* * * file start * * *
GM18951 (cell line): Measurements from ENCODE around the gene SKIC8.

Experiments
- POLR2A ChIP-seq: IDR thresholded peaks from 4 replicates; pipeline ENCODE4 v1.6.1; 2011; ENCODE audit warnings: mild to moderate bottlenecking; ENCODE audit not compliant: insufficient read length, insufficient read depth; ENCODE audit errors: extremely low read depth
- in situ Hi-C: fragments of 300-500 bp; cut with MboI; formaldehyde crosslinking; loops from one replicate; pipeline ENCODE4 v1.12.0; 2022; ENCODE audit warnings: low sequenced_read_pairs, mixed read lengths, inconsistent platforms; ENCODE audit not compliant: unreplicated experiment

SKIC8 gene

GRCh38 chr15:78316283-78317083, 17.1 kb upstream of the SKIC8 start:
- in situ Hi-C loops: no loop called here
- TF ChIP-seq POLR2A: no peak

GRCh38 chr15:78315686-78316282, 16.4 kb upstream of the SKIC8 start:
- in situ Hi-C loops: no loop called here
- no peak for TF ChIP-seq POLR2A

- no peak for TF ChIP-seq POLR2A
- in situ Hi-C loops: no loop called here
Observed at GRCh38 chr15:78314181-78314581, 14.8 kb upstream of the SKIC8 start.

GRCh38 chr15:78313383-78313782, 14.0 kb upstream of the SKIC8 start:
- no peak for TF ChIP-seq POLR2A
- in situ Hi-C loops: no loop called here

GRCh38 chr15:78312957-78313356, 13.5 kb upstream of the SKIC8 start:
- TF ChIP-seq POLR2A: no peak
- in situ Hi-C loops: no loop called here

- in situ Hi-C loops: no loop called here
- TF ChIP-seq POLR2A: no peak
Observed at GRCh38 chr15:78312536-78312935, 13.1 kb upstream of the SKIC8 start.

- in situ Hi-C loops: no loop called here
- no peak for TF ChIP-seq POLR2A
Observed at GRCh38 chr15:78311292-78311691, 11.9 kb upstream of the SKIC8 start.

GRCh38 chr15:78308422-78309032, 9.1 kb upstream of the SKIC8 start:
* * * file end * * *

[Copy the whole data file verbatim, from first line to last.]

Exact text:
GM18951 (cell line): Measurements from ENCODE around the gene SKIC8.

Experiments
- POLR2A ChIP-seq: IDR thresholded peaks from 4 replicates; pipeline ENCODE4 v1.6.1; 2011; ENCODE audit warnings: mild to moderate bottlenecking; ENCODE audit not compliant: insufficient read length, insufficient read depth; ENCODE audit errors: extremely low read depth
- in situ Hi-C: fragments of 300-500 bp; cut with MboI; formaldehyde crosslinking; loops from one replicate; pipeline ENCODE4 v1.12.0; 2022; ENCODE audit warnings: low sequenced_read_pairs, mixed read lengths, inconsistent platforms; ENCODE audit not compliant: unreplicated experiment

SKIC8 gene

GRCh38 chr15:78316283-78317083, 17.1 kb upstream of the SKIC8 start:
- in situ Hi-C loops: no loop called here
- TF ChIP-seq POLR2A: no peak

GRCh38 chr15:78315686-78316282, 16.4 kb upstream of the SKIC8 start:
- in situ Hi-C loops: no loop called here
- no peak for TF ChIP-seq POLR2A

- no peak for TF ChIP-seq POLR2A
- in situ Hi-C loops: no loop called here
Observed at GRCh38 chr15:78314181-78314581, 14.8 kb upstream of the SKIC8 start.

GRCh38 chr15:78313383-78313782, 14.0 kb upstream of the SKIC8 start:
- no peak for TF ChIP-seq POLR2A
- in situ Hi-C loops: no loop called here

GRCh38 chr15:78312957-78313356, 13.5 kb upstream of the SKIC8 start:
- TF ChIP-seq POLR2A: no peak
- in situ Hi-C loops: no loop called here

- in situ Hi-C loops: no loop called here
- TF ChIP-seq POLR2A: no peak
Observed at GRCh38 chr15:78312536-78312935, 13.1 kb upstream of the SKIC8 start.

- in situ Hi-C loops: no loop called here
- no peak for TF ChIP-seq POLR2A
Observed at GRCh38 chr15:78311292-78311691, 11.9 kb upstream of the SKIC8 start.

GRCh38 chr15:78308422-78309032, 9.1 kb upstream of the SKIC8 start: